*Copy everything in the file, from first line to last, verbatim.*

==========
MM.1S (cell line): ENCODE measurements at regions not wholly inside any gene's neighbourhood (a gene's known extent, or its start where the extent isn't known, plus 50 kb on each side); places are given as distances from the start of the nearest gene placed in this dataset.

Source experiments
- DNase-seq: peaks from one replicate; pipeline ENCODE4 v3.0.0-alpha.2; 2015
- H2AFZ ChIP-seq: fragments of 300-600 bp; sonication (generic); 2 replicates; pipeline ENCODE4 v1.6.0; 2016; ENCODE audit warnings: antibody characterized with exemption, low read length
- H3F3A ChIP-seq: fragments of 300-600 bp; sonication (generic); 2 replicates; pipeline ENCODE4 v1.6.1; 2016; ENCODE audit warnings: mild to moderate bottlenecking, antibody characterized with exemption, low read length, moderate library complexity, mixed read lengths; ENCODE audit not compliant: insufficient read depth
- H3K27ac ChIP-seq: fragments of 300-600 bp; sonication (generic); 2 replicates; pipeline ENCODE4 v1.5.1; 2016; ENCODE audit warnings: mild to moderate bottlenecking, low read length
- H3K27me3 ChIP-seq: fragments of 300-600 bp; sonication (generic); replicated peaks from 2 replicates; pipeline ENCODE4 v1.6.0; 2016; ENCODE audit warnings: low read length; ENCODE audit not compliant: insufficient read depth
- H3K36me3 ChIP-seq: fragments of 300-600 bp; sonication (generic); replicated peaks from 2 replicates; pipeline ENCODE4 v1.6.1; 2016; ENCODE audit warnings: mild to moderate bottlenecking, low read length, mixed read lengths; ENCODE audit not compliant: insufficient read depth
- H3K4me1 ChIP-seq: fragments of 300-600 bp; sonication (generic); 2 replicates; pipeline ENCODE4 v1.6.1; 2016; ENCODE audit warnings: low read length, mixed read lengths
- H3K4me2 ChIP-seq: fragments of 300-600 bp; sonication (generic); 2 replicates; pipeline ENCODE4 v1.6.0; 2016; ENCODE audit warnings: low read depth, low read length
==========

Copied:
MM.1S (cell line): ENCODE measurements at regions not wholly inside any gene's neighbourhood (a gene's known extent, or its start where the extent isn't known, plus 50 kb on each side); places are given as distances from the start of the nearest gene placed in this dataset.

Source experiments
- DNase-seq: peaks from one replicate; pipeline ENCODE4 v3.0.0-alpha.2; 2015
- H2AFZ ChIP-seq: fragments of 300-600 bp; sonication (generic); 2 replicates; pipeline ENCODE4 v1.6.0; 2016; ENCODE audit warnings: antibody characterized with exemption, low read length
- H3F3A ChIP-seq: fragments of 300-600 bp; sonication (generic); 2 replicates; pipeline ENCODE4 v1.6.1; 2016; ENCODE audit warnings: mild to moderate bottlenecking, antibody characterized with exemption, low read length, moderate library complexity, mixed read lengths; ENCODE audit not compliant: insufficient read depth
- H3K27ac ChIP-seq: fragments of 300-600 bp; sonication (generic); 2 replicates; pipeline ENCODE4 v1.5.1; 2016; ENCODE audit warnings: mild to moderate bottlenecking, low read length
- H3K27me3 ChIP-seq: fragments of 300-600 bp; sonication (generic); replicated peaks from 2 replicates; pipeline ENCODE4 v1.6.0; 2016; ENCODE audit warnings: low read length; ENCODE audit not compliant: insufficient read depth
- H3K36me3 ChIP-seq: fragments of 300-600 bp; sonication (generic); replicated peaks from 2 replicates; pipeline ENCODE4 v1.6.1; 2016; ENCODE audit warnings: mild to moderate bottlenecking, low read length, mixed read lengths; ENCODE audit not compliant: insufficient read depth
- H3K4me1 ChIP-seq: fragments of 300-600 bp; sonication (generic); 2 replicates; pipeline ENCODE4 v1.6.1; 2016; ENCODE audit warnings: low read length, mixed read lengths
- H3K4me2 ChIP-seq: fragments of 300-600 bp; sonication (generic); 2 replicates; pipeline ENCODE4 v1.6.0; 2016; ENCODE audit warnings: low read depth, low read length